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September 2007: Loupe de Loupe

Extra Fine Points Index  ]

Using a loupe to check a Hundred Year Pen

BY DON FLUCKINGER • Loupes look pretty geeky to the uninitiated. But most vintage fountain pen collectors will tell you that it only took one bad buy to convince them to drop the $20-$50 for a decent loupe.

What kinds of things are you looking for? Richard says that the main things are surface damage — nicks or scratches not visible to the naked eye — as well as missing iridium, cracks, and scratches on nibs. Furthermore, loupes assist in reading imprints, hallmarks, and the 1/10 12K GOLD FILLED and similar marks on metal caps.

“We’ve seen pens that people brought us at shows after having bought them,” he says, “only to discover when I look at the pens that there’s missing — or no — iridium, or a cracked or bent nib.”

I’ll add one that I’ve missed for lack of a loupe: hairline cracks on cap lips. Basically, the pen-collector school of hard knocks teaches you what to look for when buying a pen. Once you know that, a 10x loupe reveals what the eye can’t see.

Collector Dennis Ryder examines a Hundred Year Pen before he lays his wallet on the chopping block. (Photo © 2007

Basically, the pen-collector school of hard knocks teaches you what to look for when buying a pen. Once you know that, a 10x loupe reveals what the eye can’t see. Extra Fine Points

Which one’s best?

You have several choices, and I’ll outline the pros and cons of each below:

David Fortier examining a gemstoneGemologists care about color a lot more than pen collectors do, so their loupes must correct for any chromatic aberration in the lenses. Their loupes also need to be corrected for spherical aberration to best evaluate inclusions — defects — in stones they’re about to purchase.

“Inclusions can represent not only the difference between a synthetic or natural ruby, but these inclusions can help a trained gemologist differentiate between an African ruby or a much more expensive Burmese ruby,” Fortier says. “We like for the inclusions to look like they really look and not like they would appear in a funhouse mirror. It can mean substantial differences in value.”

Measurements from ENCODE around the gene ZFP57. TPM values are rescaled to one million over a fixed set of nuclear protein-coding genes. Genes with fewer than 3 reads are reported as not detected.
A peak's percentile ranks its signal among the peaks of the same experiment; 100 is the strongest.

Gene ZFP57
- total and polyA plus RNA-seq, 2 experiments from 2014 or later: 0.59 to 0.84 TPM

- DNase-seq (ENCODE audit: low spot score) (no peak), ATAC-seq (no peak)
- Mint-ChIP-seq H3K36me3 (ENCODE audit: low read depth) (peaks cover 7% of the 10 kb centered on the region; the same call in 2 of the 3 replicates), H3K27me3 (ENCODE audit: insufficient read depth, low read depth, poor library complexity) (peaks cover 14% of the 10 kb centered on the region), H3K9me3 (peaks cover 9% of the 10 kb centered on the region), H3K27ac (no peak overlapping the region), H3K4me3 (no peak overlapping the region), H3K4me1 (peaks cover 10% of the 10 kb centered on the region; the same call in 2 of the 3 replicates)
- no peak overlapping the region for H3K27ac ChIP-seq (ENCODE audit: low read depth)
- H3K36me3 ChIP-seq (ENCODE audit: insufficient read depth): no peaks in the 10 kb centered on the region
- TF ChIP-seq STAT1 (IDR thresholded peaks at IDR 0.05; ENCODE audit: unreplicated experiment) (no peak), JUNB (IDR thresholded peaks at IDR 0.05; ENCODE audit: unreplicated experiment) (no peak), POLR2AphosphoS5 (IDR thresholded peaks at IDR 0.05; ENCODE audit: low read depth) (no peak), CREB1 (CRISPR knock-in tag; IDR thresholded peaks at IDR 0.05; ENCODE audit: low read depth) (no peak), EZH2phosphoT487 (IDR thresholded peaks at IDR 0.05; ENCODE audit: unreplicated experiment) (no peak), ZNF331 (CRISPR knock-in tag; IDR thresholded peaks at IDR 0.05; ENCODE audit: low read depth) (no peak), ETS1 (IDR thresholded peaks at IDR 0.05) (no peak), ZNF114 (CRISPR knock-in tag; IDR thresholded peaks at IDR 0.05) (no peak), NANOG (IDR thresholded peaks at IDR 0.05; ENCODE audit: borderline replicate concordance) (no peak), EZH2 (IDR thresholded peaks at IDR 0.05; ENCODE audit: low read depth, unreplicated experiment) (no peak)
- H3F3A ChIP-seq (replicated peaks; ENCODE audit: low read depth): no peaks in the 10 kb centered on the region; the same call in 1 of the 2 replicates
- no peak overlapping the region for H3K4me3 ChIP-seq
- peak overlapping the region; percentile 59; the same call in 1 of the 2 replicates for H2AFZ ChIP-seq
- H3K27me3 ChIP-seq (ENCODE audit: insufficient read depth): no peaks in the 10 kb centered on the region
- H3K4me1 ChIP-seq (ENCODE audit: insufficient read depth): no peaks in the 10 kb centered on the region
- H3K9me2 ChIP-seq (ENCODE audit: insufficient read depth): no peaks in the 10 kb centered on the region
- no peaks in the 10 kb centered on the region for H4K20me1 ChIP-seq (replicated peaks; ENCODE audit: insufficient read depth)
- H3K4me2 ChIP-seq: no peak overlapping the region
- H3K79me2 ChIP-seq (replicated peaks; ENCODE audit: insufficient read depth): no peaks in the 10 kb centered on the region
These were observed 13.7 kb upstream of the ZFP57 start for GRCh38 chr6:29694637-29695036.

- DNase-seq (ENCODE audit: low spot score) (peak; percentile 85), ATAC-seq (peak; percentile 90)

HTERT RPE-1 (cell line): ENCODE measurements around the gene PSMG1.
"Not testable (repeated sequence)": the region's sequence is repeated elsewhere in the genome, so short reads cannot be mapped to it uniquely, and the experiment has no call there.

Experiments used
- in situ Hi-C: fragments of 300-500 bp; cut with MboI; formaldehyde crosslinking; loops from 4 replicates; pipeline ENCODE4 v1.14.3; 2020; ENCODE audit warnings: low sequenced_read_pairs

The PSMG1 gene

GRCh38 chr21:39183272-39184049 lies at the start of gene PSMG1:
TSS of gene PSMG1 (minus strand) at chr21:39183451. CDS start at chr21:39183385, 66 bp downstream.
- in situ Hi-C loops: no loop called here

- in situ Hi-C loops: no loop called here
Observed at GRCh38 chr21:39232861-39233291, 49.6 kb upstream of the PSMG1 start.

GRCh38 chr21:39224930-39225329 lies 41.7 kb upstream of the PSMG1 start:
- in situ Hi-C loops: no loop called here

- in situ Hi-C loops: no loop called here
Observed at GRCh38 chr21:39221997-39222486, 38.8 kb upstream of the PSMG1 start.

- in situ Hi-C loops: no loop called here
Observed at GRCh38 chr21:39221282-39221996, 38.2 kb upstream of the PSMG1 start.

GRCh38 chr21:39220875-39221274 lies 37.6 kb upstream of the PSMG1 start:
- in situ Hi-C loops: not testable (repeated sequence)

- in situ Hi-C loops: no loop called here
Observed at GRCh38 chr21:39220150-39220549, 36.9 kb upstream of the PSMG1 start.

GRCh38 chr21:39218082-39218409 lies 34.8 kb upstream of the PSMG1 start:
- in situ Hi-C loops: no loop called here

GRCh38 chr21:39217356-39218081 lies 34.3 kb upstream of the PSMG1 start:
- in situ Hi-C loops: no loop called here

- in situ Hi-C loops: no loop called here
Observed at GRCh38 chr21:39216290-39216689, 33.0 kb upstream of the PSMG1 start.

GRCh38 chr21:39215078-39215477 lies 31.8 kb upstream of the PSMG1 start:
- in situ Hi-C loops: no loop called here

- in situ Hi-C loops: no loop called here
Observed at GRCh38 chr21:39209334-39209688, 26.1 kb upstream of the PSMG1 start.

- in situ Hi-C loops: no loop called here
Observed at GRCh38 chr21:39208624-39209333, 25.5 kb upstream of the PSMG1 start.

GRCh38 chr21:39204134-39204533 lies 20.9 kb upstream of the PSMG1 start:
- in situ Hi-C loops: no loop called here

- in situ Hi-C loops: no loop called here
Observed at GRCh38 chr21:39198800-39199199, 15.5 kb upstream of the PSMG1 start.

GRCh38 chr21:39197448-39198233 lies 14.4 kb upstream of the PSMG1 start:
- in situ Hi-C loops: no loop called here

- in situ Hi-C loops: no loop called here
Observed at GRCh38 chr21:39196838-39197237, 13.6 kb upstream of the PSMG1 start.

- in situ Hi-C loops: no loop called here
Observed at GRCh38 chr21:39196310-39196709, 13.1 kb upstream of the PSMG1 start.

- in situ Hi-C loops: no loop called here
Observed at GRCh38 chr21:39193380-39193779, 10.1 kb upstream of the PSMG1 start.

Fortier uses BelOMOs in his work. The lenses are aligned spot-on — an eyestrain preventer, he says. Their adjustment for chromatic and spherical aberration in contrast with the competition, he admits, is up for debate, but a lot of gemologists agree that the BelOMOs are at minimum as good as Bausch & Lombs, if not better. They’re also bigger than most other loupes.

“The larger diameter lens makes the field of view larger; I have been told that it also makes it more expensive to manufacture,” says Fortier. “Had the Cold War not built such a nice facility it would be an expensive little gadget.”

And, to boot, a BelOMO loupe costs half of what a Bausch & Lomb would typically set you back.

Loupe-y tips

While a lot of pen collectors probably have developed their own loupe techniques, what do the newbies need to know?

“At the Asian Institute of Gemological Sciences in Bangkok,” Fortier says, “they will strike you if you close an eye.”

And he’s got first-hand knowledge of that as he attended classes — and plans to attend future classes — there.

cover Further Reading: The Illustrated Guide to Antique Writing Instruments, 3rd Edition, by Stuart Schneider and George Fischler

Now you know how to choose a good loupe, go out and buy one — and then use the thing. If you need a handy reference book, here's a good one. Richard considers it a field guide, and he takes it along when he heads for the fleas in Hollis and Rowley.

Freelance writer Don Fluckinger lives in Nashua, New Hampshire, and is the son-in-law of Richard Binder. His articles have been published in Antiques Roadshow Insider, The Boston Globe, and on the collectibles Web site. Please note: Any opinions stated in this column are Don’s alone and do not necessarily reflect those of Richard Binder or this Web site. Don Fluckinger
© 2007 Don Fluckinger Contact Us | About Us | Privacy Policy
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